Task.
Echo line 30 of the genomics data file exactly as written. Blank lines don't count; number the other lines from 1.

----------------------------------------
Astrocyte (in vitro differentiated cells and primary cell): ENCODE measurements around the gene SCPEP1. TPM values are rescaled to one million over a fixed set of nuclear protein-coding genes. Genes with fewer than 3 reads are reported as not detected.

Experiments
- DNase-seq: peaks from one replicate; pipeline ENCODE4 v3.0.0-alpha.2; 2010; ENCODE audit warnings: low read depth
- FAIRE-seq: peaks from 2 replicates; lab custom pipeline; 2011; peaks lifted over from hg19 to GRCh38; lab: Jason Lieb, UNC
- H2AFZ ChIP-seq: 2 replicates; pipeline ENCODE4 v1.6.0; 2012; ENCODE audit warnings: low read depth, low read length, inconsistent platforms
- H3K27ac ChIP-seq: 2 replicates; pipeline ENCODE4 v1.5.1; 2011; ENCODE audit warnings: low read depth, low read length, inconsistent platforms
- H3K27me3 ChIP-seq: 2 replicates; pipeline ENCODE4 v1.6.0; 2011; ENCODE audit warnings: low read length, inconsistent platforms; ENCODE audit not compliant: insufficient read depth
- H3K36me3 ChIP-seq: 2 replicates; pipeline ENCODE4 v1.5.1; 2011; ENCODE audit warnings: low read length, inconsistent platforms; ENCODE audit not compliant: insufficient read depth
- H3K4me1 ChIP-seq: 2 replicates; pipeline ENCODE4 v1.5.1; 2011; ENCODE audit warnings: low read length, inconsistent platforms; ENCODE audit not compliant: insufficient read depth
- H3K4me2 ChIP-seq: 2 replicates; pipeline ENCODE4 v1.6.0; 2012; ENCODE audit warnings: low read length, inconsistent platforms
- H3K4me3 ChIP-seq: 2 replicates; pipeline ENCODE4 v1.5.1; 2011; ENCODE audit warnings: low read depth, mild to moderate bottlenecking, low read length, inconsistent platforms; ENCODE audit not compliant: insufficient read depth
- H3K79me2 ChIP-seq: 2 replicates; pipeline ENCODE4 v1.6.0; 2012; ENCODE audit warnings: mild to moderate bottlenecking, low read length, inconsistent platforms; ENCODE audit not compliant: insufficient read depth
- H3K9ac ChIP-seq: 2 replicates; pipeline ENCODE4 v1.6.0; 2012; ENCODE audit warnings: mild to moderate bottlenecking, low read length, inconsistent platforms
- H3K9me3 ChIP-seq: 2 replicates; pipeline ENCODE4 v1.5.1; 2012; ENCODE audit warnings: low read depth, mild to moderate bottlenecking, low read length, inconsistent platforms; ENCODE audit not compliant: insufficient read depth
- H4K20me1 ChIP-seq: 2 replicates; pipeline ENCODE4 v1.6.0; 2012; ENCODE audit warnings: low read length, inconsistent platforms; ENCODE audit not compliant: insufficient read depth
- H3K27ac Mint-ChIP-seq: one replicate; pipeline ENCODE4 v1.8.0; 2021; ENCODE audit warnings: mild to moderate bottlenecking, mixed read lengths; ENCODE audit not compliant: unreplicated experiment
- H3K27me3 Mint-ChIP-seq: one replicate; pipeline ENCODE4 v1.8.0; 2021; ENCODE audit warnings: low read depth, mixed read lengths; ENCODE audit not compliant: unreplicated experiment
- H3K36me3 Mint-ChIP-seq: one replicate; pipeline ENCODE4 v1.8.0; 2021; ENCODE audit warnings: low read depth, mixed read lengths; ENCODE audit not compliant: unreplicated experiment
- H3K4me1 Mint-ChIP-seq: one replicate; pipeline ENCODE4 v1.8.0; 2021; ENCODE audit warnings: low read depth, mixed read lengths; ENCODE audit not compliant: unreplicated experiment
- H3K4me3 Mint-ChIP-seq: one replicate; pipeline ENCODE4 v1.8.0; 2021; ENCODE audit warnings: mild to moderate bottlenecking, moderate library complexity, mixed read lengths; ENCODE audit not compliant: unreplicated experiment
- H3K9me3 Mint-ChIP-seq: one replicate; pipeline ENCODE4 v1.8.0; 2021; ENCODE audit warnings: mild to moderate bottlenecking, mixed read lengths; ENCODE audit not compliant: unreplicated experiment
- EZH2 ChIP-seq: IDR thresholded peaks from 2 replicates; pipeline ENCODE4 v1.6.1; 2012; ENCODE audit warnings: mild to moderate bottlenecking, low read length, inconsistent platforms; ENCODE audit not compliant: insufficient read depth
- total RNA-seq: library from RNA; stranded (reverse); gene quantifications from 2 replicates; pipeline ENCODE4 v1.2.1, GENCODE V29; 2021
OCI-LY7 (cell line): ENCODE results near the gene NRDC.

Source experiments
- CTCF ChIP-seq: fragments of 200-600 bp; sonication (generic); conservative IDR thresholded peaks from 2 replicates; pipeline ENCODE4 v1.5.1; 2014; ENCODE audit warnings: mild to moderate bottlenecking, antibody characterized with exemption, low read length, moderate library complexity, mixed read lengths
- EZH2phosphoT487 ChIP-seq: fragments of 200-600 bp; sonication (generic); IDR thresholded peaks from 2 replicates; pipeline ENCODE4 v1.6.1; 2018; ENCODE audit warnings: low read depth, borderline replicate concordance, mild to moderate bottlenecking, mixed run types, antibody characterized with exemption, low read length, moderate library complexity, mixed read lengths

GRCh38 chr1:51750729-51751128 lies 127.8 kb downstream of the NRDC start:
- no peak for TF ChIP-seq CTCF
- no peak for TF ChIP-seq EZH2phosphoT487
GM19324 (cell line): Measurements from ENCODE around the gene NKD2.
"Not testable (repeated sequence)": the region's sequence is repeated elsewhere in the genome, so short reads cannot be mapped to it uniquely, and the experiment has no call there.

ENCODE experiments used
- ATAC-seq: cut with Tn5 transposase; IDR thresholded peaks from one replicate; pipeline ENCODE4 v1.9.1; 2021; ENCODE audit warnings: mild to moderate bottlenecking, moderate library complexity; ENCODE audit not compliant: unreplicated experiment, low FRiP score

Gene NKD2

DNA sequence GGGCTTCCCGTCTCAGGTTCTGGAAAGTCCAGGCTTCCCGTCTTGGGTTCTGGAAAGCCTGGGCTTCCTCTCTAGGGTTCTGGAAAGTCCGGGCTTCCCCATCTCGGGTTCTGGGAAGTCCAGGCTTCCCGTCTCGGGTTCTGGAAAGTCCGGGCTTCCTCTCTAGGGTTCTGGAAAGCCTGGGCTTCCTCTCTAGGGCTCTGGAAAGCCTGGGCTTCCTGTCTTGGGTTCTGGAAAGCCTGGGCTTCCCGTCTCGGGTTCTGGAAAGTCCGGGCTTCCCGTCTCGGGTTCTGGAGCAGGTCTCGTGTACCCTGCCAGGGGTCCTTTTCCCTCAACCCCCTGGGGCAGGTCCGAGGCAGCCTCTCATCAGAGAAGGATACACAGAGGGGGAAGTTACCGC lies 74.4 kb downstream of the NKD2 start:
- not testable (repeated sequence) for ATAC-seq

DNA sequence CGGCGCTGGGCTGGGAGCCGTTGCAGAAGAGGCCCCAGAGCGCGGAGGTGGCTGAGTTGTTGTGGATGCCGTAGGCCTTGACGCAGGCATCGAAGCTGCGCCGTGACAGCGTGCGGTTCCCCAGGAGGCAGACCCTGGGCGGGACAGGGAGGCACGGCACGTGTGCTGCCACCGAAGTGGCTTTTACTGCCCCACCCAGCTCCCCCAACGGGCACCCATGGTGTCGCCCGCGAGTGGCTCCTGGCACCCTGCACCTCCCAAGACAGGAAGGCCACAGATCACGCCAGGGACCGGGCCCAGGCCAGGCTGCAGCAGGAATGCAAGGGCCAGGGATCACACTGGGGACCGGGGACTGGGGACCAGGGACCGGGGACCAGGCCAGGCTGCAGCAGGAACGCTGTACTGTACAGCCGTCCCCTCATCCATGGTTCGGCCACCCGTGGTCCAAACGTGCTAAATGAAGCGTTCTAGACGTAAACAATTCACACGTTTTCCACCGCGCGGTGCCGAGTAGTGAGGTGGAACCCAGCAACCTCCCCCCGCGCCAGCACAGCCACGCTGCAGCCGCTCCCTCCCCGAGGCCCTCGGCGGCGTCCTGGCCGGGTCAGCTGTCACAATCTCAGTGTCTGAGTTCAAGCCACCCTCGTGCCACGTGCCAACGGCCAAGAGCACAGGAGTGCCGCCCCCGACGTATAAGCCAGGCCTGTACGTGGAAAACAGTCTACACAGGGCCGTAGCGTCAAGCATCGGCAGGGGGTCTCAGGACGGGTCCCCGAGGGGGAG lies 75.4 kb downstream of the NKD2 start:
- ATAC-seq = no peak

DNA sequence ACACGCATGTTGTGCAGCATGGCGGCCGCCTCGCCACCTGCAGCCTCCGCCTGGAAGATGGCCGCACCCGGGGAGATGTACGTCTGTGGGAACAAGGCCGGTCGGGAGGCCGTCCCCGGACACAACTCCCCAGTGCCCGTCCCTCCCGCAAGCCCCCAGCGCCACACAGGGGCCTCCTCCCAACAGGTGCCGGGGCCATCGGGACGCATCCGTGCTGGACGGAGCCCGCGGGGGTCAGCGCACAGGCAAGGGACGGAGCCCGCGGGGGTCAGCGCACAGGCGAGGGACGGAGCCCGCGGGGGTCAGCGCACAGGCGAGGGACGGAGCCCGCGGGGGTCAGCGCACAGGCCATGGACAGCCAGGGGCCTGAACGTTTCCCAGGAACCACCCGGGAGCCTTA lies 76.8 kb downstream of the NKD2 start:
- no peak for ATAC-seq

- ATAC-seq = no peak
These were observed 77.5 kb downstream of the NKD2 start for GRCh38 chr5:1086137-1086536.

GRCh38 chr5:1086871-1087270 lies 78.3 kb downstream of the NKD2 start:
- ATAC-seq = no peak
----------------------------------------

- no peak for TF ChIP-seq EZH2phosphoT487